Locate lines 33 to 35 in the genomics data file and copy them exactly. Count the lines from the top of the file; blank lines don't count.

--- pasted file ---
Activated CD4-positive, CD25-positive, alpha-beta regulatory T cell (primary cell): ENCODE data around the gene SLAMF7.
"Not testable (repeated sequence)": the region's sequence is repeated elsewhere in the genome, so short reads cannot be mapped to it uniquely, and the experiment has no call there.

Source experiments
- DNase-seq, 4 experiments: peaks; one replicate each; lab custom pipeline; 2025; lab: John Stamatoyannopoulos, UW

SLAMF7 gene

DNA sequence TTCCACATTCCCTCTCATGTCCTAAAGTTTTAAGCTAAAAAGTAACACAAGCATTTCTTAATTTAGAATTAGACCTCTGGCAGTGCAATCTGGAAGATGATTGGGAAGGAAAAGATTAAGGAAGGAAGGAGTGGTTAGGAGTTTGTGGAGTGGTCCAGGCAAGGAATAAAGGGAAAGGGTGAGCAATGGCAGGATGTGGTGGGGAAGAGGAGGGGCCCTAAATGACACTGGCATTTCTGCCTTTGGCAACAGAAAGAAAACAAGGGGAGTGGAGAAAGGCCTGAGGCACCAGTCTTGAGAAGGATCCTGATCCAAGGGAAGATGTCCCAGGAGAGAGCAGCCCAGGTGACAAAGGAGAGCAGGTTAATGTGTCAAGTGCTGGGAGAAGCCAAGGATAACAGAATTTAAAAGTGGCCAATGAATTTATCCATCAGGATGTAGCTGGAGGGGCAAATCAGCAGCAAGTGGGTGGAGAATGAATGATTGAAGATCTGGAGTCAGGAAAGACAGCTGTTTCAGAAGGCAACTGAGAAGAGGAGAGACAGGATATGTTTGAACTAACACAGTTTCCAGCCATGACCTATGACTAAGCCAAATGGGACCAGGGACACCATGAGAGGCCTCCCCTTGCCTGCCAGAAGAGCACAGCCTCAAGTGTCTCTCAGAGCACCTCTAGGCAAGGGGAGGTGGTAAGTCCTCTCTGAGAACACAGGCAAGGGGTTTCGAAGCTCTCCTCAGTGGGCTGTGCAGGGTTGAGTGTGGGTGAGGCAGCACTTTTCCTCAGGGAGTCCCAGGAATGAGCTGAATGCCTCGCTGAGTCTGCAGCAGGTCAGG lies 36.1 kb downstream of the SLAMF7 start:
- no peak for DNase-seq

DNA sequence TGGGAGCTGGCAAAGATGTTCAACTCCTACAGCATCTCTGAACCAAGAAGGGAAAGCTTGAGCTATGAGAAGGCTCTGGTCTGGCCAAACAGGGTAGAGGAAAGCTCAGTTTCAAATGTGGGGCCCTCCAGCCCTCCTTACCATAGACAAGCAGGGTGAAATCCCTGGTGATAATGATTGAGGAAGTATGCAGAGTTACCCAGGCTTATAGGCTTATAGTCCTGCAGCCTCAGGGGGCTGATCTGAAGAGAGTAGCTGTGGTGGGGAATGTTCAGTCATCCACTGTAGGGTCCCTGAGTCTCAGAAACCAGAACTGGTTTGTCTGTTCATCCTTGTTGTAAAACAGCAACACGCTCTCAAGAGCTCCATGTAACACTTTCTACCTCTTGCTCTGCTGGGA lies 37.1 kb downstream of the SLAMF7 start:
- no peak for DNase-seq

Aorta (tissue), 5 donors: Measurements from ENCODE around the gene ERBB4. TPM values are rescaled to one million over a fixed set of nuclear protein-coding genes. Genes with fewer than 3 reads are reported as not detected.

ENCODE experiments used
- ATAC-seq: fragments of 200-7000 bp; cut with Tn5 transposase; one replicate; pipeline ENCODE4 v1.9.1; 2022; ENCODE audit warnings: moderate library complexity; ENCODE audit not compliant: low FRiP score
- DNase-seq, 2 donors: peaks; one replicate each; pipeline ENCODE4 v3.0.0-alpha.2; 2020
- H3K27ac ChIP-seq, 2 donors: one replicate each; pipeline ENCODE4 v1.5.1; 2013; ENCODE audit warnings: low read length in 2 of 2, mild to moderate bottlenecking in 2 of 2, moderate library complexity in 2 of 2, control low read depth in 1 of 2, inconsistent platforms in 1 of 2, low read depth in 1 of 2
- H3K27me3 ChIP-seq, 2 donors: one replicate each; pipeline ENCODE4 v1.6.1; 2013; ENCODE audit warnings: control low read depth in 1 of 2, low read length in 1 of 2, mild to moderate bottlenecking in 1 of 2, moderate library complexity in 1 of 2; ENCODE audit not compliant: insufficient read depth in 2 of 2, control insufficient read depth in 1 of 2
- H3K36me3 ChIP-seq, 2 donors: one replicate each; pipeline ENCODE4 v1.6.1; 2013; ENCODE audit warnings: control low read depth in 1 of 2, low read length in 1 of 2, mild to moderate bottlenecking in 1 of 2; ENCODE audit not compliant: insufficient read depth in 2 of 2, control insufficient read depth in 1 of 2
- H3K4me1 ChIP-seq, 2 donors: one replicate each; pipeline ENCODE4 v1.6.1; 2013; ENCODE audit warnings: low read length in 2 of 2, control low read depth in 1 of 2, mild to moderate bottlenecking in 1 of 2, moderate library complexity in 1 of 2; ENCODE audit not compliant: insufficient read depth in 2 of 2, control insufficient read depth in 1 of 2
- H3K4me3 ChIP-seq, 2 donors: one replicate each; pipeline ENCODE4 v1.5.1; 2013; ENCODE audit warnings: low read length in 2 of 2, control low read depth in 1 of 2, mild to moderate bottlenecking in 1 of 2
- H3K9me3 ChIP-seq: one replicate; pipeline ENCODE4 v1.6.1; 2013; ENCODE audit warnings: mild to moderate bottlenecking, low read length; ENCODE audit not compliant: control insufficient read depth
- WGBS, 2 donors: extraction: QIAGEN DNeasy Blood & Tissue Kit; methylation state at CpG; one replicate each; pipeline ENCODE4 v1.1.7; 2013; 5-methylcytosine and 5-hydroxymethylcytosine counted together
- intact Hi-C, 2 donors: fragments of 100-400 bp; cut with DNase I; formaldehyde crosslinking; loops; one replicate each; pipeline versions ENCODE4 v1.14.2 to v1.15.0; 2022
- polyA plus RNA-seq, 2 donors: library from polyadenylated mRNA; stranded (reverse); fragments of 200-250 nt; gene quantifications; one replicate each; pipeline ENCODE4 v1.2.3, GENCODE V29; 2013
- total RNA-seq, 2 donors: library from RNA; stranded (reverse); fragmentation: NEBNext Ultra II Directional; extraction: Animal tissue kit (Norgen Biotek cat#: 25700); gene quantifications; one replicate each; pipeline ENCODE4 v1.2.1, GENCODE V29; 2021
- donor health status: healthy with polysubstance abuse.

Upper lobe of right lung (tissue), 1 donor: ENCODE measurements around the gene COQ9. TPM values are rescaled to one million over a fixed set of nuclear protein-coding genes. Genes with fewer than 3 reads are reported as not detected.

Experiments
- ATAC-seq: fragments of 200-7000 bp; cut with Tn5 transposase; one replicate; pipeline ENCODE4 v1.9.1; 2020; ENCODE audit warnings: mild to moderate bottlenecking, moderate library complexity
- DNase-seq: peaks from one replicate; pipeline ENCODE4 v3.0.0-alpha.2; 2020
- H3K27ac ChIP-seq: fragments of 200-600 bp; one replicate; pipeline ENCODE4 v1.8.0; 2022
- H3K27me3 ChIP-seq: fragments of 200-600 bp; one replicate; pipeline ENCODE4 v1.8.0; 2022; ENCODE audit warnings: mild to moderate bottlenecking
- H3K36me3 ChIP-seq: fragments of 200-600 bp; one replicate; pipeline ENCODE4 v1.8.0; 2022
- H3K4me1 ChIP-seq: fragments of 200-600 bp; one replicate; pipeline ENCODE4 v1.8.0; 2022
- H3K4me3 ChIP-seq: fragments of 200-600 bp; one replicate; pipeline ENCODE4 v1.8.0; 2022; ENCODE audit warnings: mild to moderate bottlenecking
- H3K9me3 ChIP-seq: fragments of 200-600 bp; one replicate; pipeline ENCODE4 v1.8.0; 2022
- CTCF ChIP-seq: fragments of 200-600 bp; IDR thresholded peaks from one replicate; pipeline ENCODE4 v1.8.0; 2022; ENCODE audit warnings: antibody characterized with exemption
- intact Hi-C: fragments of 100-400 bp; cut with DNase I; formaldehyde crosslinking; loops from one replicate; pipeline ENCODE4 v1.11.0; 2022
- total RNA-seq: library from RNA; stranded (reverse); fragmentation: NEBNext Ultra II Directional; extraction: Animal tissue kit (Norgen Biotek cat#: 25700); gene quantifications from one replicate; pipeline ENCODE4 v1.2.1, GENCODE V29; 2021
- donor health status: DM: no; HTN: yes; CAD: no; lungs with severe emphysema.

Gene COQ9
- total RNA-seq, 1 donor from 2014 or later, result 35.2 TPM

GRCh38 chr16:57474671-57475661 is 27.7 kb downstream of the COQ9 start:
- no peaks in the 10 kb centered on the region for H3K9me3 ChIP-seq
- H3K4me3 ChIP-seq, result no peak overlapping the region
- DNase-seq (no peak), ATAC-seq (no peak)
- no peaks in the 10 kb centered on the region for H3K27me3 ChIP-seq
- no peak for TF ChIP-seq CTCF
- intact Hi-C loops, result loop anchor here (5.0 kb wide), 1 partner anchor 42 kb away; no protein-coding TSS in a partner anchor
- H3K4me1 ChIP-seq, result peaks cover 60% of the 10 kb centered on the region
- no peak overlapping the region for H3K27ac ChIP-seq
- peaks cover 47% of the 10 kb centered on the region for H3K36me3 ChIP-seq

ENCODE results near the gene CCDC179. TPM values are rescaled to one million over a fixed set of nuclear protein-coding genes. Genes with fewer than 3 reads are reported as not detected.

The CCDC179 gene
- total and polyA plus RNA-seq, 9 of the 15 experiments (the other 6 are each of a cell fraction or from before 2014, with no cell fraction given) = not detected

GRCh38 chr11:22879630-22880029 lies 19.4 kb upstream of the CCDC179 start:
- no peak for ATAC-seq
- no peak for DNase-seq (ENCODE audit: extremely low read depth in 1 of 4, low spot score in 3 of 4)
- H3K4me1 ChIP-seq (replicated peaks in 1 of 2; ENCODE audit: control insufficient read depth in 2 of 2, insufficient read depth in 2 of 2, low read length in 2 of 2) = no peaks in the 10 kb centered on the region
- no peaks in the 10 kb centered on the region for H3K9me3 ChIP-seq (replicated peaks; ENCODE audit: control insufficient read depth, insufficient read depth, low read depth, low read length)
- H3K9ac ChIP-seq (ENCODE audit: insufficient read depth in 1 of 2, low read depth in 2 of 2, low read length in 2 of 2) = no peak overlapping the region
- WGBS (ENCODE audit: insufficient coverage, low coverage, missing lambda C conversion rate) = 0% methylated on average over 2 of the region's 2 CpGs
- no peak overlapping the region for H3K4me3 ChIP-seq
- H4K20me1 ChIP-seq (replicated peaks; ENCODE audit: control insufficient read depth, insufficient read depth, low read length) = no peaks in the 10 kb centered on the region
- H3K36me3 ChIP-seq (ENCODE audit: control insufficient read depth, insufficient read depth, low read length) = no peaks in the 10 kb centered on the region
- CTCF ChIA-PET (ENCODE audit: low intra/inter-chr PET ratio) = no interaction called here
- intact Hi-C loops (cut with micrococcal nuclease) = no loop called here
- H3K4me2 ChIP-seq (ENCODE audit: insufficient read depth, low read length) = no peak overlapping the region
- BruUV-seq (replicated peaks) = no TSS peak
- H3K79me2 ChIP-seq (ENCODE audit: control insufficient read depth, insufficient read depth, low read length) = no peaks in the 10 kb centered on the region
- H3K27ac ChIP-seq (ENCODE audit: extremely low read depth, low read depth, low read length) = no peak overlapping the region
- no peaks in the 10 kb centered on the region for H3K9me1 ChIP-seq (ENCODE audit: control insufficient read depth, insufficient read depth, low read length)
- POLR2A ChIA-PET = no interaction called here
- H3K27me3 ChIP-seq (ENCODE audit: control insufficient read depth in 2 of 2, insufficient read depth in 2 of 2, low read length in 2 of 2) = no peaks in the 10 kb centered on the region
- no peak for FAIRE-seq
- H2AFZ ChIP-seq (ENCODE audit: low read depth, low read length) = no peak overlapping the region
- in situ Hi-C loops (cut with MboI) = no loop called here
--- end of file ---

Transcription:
- H3K4me3 ChIP-seq: fragments of 200-600 bp; one replicate; pipeline ENCODE4 v1.8.0; 2022; ENCODE audit warnings: mild to moderate bottlenecking
- H3K9me3 ChIP-seq: fragments of 200-600 bp; one replicate; pipeline ENCODE4 v1.8.0; 2022
- CTCF ChIP-seq: fragments of 200-600 bp; IDR thresholded peaks from one replicate; pipeline ENCODE4 v1.8.0; 2022; ENCODE audit warnings: antibody characterized with exemption